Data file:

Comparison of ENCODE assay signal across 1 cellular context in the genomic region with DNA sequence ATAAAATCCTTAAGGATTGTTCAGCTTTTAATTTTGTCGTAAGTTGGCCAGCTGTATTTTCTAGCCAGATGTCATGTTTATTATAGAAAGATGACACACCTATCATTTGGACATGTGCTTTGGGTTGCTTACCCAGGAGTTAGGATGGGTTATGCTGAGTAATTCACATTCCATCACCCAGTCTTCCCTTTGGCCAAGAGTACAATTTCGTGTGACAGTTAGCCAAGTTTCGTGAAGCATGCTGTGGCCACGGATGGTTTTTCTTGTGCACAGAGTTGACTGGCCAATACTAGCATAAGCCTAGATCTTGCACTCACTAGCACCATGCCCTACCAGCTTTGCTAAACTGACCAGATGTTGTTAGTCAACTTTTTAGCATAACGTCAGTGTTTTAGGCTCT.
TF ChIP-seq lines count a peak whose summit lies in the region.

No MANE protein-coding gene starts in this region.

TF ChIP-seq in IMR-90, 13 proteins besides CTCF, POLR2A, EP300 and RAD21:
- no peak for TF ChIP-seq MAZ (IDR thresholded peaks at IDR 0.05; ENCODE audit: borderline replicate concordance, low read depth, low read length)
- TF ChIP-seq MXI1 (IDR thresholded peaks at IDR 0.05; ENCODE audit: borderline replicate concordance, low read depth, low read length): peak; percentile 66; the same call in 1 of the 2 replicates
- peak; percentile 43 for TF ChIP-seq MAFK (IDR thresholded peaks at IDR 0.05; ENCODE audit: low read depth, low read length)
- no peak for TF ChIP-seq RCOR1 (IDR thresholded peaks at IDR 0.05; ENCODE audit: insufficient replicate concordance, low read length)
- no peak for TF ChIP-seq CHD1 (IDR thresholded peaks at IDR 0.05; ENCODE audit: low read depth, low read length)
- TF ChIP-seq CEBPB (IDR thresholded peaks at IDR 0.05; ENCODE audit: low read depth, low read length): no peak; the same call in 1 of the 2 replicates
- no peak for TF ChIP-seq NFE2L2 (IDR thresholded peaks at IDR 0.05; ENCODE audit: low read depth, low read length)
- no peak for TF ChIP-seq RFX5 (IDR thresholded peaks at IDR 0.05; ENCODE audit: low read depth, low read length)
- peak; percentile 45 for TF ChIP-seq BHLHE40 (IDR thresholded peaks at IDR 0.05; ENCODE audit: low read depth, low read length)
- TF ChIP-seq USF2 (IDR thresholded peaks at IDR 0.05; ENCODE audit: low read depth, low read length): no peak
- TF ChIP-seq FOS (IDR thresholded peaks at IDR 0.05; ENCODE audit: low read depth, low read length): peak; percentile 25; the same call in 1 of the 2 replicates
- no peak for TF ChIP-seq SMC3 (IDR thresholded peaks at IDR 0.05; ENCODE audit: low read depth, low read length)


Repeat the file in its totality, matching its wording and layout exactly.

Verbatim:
Comparison of ENCODE assay signal across 1 cellular context in the genomic region with DNA sequence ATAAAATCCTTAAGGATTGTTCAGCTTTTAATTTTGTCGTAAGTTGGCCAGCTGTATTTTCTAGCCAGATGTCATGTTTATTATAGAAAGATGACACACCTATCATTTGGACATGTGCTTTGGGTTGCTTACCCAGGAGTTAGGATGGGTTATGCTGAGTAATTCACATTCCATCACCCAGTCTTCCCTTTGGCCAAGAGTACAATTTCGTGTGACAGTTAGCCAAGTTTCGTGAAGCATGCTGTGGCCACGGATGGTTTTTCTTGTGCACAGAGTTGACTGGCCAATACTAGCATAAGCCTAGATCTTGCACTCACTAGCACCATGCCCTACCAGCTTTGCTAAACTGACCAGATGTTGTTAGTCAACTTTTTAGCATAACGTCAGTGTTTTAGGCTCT.
TF ChIP-seq lines count a peak whose summit lies in the region.

No MANE protein-coding gene starts in this region.

TF ChIP-seq in IMR-90, 13 proteins besides CTCF, POLR2A, EP300 and RAD21:
- no peak for TF ChIP-seq MAZ (IDR thresholded peaks at IDR 0.05; ENCODE audit: borderline replicate concordance, low read depth, low read length)
- TF ChIP-seq MXI1 (IDR thresholded peaks at IDR 0.05; ENCODE audit: borderline replicate concordance, low read depth, low read length): peak; percentile 66; the same call in 1 of the 2 replicates
- peak; percentile 43 for TF ChIP-seq MAFK (IDR thresholded peaks at IDR 0.05; ENCODE audit: low read depth, low read length)
- no peak for TF ChIP-seq RCOR1 (IDR thresholded peaks at IDR 0.05; ENCODE audit: insufficient replicate concordance, low read length)
- no peak for TF ChIP-seq CHD1 (IDR thresholded peaks at IDR 0.05; ENCODE audit: low read depth, low read length)
- TF ChIP-seq CEBPB (IDR thresholded peaks at IDR 0.05; ENCODE audit: low read depth, low read length): no peak; the same call in 1 of the 2 replicates
- no peak for TF ChIP-seq NFE2L2 (IDR thresholded peaks at IDR 0.05; ENCODE audit: low read depth, low read length)
- no peak for TF ChIP-seq RFX5 (IDR thresholded peaks at IDR 0.05; ENCODE audit: low read depth, low read length)
- peak; percentile 45 for TF ChIP-seq BHLHE40 (IDR thresholded peaks at IDR 0.05; ENCODE audit: low read depth, low read length)
- TF ChIP-seq USF2 (IDR thresholded peaks at IDR 0.05; ENCODE audit: low read depth, low read length): no peak
- TF ChIP-seq FOS (IDR thresholded peaks at IDR 0.05; ENCODE audit: low read depth, low read length): peak; percentile 25; the same call in 1 of the 2 replicates
- no peak for TF ChIP-seq SMC3 (IDR thresholded peaks at IDR 0.05; ENCODE audit: low read depth, low read length)